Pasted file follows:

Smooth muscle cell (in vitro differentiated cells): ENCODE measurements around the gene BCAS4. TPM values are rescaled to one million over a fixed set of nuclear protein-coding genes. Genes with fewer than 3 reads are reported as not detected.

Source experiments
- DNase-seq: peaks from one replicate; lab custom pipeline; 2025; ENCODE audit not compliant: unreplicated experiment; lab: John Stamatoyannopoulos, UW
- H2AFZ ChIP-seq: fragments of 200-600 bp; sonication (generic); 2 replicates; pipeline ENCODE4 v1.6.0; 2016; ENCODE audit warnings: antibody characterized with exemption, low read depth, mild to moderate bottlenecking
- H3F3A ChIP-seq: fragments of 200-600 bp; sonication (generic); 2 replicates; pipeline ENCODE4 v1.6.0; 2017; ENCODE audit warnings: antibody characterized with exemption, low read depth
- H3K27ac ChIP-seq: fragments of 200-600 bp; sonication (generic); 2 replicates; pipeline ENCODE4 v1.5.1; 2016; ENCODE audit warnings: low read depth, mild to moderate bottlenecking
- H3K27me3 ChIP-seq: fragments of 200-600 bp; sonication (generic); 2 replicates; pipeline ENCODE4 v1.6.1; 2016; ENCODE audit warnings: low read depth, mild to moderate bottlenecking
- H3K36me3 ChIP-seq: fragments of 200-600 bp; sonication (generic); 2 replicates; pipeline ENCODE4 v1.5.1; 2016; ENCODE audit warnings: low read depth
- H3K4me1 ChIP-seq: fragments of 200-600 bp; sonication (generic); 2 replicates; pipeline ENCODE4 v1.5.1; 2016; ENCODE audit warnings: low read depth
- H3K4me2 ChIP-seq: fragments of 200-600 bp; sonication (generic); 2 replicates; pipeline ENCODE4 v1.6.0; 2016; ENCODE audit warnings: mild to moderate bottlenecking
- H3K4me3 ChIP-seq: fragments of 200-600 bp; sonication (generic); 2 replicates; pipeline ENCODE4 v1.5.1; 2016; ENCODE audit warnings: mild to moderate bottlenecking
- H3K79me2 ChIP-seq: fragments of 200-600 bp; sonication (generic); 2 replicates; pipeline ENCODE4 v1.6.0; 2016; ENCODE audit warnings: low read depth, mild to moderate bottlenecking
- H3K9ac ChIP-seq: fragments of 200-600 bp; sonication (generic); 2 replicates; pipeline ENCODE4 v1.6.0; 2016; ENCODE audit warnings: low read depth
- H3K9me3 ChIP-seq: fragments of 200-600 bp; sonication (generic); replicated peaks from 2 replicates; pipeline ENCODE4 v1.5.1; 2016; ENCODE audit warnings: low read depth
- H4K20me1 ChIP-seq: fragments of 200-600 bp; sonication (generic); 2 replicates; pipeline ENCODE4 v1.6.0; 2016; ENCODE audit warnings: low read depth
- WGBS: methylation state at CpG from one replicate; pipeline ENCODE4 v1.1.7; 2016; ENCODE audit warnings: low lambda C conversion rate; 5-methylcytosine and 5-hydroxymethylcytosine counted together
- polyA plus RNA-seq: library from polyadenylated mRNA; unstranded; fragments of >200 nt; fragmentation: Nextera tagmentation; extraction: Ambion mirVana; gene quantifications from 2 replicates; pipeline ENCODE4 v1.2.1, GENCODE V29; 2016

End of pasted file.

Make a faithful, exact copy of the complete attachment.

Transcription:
Smooth muscle cell (in vitro differentiated cells): ENCODE measurements around the gene BCAS4. TPM values are rescaled to one million over a fixed set of nuclear protein-coding genes. Genes with fewer than 3 reads are reported as not detected.

Source experiments
- DNase-seq: peaks from one replicate; lab custom pipeline; 2025; ENCODE audit not compliant: unreplicated experiment; lab: John Stamatoyannopoulos, UW
- H2AFZ ChIP-seq: fragments of 200-600 bp; sonication (generic); 2 replicates; pipeline ENCODE4 v1.6.0; 2016; ENCODE audit warnings: antibody characterized with exemption, low read depth, mild to moderate bottlenecking
- H3F3A ChIP-seq: fragments of 200-600 bp; sonication (generic); 2 replicates; pipeline ENCODE4 v1.6.0; 2017; ENCODE audit warnings: antibody characterized with exemption, low read depth
- H3K27ac ChIP-seq: fragments of 200-600 bp; sonication (generic); 2 replicates; pipeline ENCODE4 v1.5.1; 2016; ENCODE audit warnings: low read depth, mild to moderate bottlenecking
- H3K27me3 ChIP-seq: fragments of 200-600 bp; sonication (generic); 2 replicates; pipeline ENCODE4 v1.6.1; 2016; ENCODE audit warnings: low read depth, mild to moderate bottlenecking
- H3K36me3 ChIP-seq: fragments of 200-600 bp; sonication (generic); 2 replicates; pipeline ENCODE4 v1.5.1; 2016; ENCODE audit warnings: low read depth
- H3K4me1 ChIP-seq: fragments of 200-600 bp; sonication (generic); 2 replicates; pipeline ENCODE4 v1.5.1; 2016; ENCODE audit warnings: low read depth
- H3K4me2 ChIP-seq: fragments of 200-600 bp; sonication (generic); 2 replicates; pipeline ENCODE4 v1.6.0; 2016; ENCODE audit warnings: mild to moderate bottlenecking
- H3K4me3 ChIP-seq: fragments of 200-600 bp; sonication (generic); 2 replicates; pipeline ENCODE4 v1.5.1; 2016; ENCODE audit warnings: mild to moderate bottlenecking
- H3K79me2 ChIP-seq: fragments of 200-600 bp; sonication (generic); 2 replicates; pipeline ENCODE4 v1.6.0; 2016; ENCODE audit warnings: low read depth, mild to moderate bottlenecking
- H3K9ac ChIP-seq: fragments of 200-600 bp; sonication (generic); 2 replicates; pipeline ENCODE4 v1.6.0; 2016; ENCODE audit warnings: low read depth
- H3K9me3 ChIP-seq: fragments of 200-600 bp; sonication (generic); replicated peaks from 2 replicates; pipeline ENCODE4 v1.5.1; 2016; ENCODE audit warnings: low read depth
- H4K20me1 ChIP-seq: fragments of 200-600 bp; sonication (generic); 2 replicates; pipeline ENCODE4 v1.6.0; 2016; ENCODE audit warnings: low read depth
- WGBS: methylation state at CpG from one replicate; pipeline ENCODE4 v1.1.7; 2016; ENCODE audit warnings: low lambda C conversion rate; 5-methylcytosine and 5-hydroxymethylcytosine counted together
- polyA plus RNA-seq: library from polyadenylated mRNA; unstranded; fragments of >200 nt; fragmentation: Nextera tagmentation; extraction: Ambion mirVana; gene quantifications from 2 replicates; pipeline ENCODE4 v1.2.1, GENCODE V29; 2016